2021 OhioMHAS Annual Forensic Conference: National Issues Across the System
OhioMHAS is pleased to announce that the 2021 Annual Forensic Conference will be held in November 2021 live online via Zoom. There are three two-hour sessions and one five hour session that will be held live over four different dates in November.
Sessions are $10/session for students and $20/session for Professionals.
The student rate is $10 per session ($40 for all 4 sessions). The professional bundle price for all four sessions is $60. (One session free)
Students who need a scholarship should contact MHuegel@FESC-OH.org for assistance.
The registration fee includes live online instruction, continuing education credits, and e-copies of all session materials. These are live session only and take place on the specific date at the specified time. There will be no access to any recordings of this conference.
Registration will end two days prior to each of the scheduled events (at 6:00 PM EST) and October 31, 2021 (at 4:00 PM EST) for registration for the complete package. Early registration is recommended because though this is a virtual conference, there is a limit to the audience size. Conference sessions may be filled before this deadline.
Save & bundle all sessions by registering below
The Intersection of Mental Disabilities and the Criminal Justice System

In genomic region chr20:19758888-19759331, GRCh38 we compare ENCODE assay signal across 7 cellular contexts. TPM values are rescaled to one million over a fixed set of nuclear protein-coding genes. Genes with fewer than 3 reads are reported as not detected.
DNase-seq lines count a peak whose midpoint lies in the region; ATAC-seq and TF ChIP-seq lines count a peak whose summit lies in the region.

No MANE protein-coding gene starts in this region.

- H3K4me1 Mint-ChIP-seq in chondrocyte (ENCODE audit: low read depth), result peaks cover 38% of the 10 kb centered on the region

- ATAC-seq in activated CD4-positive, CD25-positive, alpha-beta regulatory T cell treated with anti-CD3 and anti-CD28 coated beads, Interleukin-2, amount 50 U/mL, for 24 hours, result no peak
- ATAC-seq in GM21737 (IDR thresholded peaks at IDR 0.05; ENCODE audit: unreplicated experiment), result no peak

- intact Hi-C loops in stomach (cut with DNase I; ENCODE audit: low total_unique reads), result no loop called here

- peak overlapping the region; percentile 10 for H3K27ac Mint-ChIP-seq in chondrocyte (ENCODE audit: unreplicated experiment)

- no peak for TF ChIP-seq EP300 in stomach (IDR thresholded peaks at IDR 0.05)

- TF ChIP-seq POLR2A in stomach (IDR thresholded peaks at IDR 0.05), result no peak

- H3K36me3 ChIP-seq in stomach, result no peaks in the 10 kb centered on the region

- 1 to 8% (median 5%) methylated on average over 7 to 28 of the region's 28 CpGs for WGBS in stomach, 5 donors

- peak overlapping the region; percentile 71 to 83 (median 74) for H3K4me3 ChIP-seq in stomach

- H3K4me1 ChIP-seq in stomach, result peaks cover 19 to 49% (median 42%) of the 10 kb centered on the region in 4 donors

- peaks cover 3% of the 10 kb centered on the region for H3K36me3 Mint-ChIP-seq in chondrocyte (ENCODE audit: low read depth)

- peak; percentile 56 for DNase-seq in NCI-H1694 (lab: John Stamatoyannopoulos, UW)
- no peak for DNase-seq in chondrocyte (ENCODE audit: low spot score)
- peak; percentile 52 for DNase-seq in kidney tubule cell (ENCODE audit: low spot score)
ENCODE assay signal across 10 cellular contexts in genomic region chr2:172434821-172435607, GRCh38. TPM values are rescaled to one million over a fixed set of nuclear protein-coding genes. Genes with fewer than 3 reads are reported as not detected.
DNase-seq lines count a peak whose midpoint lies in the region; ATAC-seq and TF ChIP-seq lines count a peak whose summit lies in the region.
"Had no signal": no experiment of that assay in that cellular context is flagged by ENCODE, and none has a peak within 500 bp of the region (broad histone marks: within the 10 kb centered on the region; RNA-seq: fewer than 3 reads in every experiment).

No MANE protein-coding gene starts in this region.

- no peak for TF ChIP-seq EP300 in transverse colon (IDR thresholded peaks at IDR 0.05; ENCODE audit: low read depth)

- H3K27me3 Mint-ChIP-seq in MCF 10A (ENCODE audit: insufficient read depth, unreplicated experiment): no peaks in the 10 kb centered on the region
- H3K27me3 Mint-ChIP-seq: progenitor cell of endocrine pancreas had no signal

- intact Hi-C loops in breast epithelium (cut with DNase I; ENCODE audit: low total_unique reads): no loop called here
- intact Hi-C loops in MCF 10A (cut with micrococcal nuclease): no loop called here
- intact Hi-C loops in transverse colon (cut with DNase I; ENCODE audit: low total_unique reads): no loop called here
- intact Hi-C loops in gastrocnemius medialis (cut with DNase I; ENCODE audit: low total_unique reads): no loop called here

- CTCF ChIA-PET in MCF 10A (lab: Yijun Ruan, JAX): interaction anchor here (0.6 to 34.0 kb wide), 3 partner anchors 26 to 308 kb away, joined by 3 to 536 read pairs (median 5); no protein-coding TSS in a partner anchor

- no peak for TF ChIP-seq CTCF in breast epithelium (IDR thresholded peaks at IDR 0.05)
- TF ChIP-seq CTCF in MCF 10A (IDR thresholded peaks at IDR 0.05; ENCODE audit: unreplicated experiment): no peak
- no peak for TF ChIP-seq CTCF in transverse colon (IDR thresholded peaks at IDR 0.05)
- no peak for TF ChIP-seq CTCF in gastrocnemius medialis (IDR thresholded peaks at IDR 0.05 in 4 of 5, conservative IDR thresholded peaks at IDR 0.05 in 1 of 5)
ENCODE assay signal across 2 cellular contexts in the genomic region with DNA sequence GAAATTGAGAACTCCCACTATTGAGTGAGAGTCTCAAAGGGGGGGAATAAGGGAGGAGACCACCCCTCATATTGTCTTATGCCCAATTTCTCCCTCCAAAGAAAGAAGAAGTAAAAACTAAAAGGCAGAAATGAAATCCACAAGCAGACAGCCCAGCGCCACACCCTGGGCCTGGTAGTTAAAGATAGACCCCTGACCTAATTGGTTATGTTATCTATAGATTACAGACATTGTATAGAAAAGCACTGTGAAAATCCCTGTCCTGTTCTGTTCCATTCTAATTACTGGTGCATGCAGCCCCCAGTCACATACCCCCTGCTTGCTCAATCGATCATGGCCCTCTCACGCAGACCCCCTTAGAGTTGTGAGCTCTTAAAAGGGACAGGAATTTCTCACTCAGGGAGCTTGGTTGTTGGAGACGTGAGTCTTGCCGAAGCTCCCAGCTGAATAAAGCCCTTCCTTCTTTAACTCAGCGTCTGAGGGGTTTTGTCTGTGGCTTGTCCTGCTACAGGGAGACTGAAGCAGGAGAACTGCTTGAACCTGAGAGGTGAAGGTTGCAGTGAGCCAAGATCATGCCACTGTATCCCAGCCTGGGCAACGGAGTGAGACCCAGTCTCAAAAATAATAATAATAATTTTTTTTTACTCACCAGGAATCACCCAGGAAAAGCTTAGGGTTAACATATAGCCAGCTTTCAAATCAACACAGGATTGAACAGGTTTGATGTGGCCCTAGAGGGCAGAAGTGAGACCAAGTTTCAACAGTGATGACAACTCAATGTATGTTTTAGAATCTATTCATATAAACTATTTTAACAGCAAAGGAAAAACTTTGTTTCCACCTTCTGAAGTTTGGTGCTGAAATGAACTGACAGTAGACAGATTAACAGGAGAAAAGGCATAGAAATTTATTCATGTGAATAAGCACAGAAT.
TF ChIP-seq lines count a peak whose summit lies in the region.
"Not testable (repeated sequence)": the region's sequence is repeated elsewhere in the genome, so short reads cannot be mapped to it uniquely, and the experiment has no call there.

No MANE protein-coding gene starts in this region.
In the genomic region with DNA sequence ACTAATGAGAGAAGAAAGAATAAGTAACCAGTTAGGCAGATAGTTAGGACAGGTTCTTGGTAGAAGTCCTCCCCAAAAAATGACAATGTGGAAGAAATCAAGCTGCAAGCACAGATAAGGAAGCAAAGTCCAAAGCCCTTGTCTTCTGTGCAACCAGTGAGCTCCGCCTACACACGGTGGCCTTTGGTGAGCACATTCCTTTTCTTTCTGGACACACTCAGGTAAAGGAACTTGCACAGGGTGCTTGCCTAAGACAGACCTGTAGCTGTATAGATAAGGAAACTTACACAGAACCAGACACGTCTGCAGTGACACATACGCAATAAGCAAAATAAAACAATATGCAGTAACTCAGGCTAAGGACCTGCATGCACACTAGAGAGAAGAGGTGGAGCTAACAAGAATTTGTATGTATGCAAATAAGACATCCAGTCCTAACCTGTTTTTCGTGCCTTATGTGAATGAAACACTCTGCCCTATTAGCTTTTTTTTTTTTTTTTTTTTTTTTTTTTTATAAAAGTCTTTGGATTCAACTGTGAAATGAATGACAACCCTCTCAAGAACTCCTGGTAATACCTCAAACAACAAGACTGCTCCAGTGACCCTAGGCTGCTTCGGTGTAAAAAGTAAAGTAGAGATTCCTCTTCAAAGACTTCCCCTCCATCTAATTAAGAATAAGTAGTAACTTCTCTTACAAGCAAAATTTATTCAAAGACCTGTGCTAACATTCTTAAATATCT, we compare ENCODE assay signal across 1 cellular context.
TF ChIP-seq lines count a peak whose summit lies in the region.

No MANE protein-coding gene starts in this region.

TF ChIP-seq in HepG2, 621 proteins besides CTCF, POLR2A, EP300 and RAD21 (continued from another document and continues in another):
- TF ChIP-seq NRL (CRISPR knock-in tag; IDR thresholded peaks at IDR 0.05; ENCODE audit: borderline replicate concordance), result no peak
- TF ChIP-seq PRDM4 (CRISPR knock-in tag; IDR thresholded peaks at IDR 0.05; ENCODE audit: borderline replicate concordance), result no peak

Presented by: Elizabeth Kelley
November 2nd, 2021
10:00 am – 12:00 pm Eastern
Criminal defense attorney, Elizabeth Kelley is an advocate for persons with mental and intellectual disabilities. She is the chair of the ARC’s National Center for Criminal Justice and Disability and has published a practical guide for criminal defense lawyers representing people with mental disabilities and for individuals with autism spectrum characteristics including a handbook for families of people with disabilities and criminal court situations (see her bio for details). Ms. Kelley will share with the audience her experiences of defending individuals with disabilities, including intellectual disabilities, severe mental illness, and autism, and her efforts to make the criminal justice system aware of the unique needs and situations for this population.
National Issues related to Competency Restoration and Ohio’s Response: Implementation of SB2
National Issues related to Competency Restoration
Presented by: Neil Gowensmith, PhD
November 4th, 2021 | 10:00 am – 12:00 pm Eastern
Ohio’s Response: Implementation of SB2
Panel Presenters: Evelyn Stratton, Christina Shaynak-Diaz, Robert Baker, Vicki Montesano, Betsy Johnson, and Kathy Yokum
Moderated by: Lisa Gordish
November 4th, 2021 | 12:45 pm – 3:15 pm Eastern
Dr. Gowensmith will speak about the national trend towards increasing referrals for competency restoration which has placed heavy burdens on the state-operated psychiatric facilities resulting in waitlists for forensic services. He will also address the factors that may be driving this issue and how other states have responded. You will also learn about Ohio’s passage of Senate Bill 2 and the impact this will have on Ohio’s forensic mental health system. A Panel of Ohio’s experts will address the multi-system implications to SB 2 and how providers are responding.